The last ever photograph of Brittney was taken by a babysitter on Children’s Day at the St. Joseph County Grange Fair. It was taken just the day before she disappeared. There was a stark change in Brittney’s appearance: her hair had all been chopped off. “Uncle James chopped her hair because he said she wasn’t taking care of it,” said Dixie.
Then in January of 1998, Brittney’s 13-year-old brother, Joshua Lee Folsom, and her 3-year-old sister, Autumn Stetler, were removed from the home due to alleged abuse by James Allen Beers. Stetler had been urged to leave James due to the abuse but when she refused, her children were taken from her care. Following their removal, Stetler had dispositional hearings where she was ordered to find a job, maintain a residence stable and suitable enough for her children and most importantly, stay away from James. “I’m not going to return the children to her with James Beers around, knowing her son is afraid of him, knowing what he’s done to other children,” said St. Joseph County Family Court Judge Thomas Shumaker.5
The court records also showed allegations of child abuse from Brittney’s father, Raymond Beers, and Kevin Folsom, who was the father of Joshua. Folsom was convicted on a charge of criminal sexual conduct and had been in prison since 1996. And who was Folsom’s victim? Brittney. At just 3-years-old, Brittney was sexually abused by him. Her abuse came to light when she refused to let her babysitter bathe her one evening. When the babysitter questioned her, Brittney told her that Folsom had been molesting her. In an August 1995 interview, Folsom told police that he had become aroused while bathing the toddler and started to touch her.6
To say that Brittney didn’t have a picturesque childhood would be an understatement.
Autumn’s father was Lonnie Garvie, a cook at Herrmann’s East Side Food Shop. Unfortunately he passed away in 1996 but those who knew him said he was a good father and would often be seen feeding Brittney and her siblings in the restaurant. Maybe he was the stability that the family desperately needed. “I think someone took her to give her a better home,” theorised a waitress at the restaurant where he worked.7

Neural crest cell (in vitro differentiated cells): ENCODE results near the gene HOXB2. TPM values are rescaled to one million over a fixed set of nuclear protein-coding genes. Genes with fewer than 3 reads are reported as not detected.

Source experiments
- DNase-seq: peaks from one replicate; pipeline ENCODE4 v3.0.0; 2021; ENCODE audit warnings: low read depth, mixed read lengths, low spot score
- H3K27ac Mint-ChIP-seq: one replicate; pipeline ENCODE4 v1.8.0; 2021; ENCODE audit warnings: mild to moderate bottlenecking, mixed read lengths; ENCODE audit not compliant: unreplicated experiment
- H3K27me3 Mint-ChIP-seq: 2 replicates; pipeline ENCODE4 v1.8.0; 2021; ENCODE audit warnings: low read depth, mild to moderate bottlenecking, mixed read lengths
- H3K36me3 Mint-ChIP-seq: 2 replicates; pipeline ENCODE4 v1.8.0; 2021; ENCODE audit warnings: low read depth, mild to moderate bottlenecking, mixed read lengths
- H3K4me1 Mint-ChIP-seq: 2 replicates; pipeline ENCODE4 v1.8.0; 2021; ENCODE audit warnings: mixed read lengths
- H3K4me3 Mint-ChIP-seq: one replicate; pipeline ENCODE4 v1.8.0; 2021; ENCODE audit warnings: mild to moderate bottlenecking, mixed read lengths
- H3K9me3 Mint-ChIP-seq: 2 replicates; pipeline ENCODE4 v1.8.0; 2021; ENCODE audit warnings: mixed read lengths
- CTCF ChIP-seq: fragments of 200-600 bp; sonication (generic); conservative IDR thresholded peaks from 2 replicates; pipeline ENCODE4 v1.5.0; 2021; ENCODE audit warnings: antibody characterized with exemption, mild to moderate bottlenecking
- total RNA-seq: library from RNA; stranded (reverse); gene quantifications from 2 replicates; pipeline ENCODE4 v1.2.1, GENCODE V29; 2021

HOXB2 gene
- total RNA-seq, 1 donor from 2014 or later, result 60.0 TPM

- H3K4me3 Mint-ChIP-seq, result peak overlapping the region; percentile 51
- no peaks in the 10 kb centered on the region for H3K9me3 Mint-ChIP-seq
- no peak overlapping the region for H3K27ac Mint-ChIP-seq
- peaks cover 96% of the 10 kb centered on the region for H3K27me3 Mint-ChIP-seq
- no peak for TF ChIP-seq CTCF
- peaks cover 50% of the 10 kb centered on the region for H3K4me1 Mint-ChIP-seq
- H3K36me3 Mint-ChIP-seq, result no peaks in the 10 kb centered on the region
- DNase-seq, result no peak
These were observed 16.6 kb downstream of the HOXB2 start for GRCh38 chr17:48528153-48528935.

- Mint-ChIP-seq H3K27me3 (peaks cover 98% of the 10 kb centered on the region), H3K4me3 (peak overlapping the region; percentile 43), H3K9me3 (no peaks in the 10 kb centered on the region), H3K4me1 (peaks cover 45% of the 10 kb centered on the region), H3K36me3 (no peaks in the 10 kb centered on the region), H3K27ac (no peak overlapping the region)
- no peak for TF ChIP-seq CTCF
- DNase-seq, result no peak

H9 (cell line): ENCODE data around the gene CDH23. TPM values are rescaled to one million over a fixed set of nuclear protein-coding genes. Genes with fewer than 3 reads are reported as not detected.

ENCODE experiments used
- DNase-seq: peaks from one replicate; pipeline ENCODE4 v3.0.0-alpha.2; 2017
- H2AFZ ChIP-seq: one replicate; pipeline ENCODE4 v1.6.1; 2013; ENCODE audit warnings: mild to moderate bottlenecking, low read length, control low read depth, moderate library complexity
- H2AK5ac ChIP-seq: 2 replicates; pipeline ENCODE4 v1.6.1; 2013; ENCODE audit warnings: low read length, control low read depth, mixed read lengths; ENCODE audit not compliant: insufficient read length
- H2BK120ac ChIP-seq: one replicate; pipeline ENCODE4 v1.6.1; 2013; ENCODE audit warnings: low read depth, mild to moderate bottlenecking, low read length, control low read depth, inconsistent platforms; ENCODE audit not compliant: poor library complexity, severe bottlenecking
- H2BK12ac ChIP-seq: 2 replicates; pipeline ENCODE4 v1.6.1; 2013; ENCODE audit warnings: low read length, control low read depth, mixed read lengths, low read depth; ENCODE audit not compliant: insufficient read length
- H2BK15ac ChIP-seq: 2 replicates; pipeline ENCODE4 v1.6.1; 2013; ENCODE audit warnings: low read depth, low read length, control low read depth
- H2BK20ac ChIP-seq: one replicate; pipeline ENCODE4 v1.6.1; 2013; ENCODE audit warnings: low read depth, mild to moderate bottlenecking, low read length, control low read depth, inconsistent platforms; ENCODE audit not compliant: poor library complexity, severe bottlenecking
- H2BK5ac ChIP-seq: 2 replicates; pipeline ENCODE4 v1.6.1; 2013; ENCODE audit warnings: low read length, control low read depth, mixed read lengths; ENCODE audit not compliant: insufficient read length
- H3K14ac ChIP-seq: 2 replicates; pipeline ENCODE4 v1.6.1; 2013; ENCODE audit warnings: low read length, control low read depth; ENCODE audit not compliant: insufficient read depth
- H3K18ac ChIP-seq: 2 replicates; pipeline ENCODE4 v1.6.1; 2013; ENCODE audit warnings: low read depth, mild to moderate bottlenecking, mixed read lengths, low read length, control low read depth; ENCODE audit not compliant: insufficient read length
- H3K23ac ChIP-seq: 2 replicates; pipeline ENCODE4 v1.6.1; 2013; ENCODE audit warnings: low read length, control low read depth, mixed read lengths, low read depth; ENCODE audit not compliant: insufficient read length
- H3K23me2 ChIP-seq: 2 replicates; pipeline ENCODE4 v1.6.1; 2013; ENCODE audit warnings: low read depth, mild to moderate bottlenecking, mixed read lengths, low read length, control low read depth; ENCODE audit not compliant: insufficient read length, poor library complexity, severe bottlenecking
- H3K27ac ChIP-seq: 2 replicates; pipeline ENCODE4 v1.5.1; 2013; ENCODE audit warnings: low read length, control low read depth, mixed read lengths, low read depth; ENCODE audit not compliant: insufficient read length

The following year, Stetler had a termination petition hearing in which she volunteered to give up her parental rights. She admitted that she just didn’t have accomodation or finance to take care of her two remaining children. Brittney had been removed from the petition as she still remained missing. “If she is found, a separate petition will be formed for that case,” said Probate Court Judge Thomas Shumaker.8 Tina asked that her father be granted custody of Joshua while a brother and sister-in-law be granted custody of Autumn.
Over the forthcoming years, police investigated over a thousand leads. Age progression images of Brittney were released every once in a while in the hopes that somebody somewhere knew something and would come forward. Moreover, missing person posters with Brittney’s face on the front were plastered to the back of 500 Zeller Bach Trucking semi trailers while another 200 were displayed on NASCAR and Hot Rod Association vehicles.